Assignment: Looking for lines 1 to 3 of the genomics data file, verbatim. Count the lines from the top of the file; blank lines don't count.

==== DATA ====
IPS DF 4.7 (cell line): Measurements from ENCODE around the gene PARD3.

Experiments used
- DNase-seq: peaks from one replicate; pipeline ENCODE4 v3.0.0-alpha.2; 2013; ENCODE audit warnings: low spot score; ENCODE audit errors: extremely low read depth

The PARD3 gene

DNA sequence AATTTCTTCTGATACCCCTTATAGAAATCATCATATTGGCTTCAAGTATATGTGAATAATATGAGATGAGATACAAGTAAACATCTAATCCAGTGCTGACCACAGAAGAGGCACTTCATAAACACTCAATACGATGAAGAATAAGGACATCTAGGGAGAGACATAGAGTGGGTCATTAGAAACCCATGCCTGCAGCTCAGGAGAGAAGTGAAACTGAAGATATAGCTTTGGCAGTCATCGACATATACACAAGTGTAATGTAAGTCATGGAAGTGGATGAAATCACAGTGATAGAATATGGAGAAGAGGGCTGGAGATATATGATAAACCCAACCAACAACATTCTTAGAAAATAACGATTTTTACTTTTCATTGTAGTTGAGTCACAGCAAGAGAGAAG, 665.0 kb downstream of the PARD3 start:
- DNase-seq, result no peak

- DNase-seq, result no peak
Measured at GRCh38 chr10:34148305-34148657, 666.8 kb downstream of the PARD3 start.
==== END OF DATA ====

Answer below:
IPS DF 4.7 (cell line): Measurements from ENCODE around the gene PARD3.

Experiments used
- DNase-seq: peaks from one replicate; pipeline ENCODE4 v3.0.0-alpha.2; 2013; ENCODE audit warnings: low spot score; ENCODE audit errors: extremely low read depth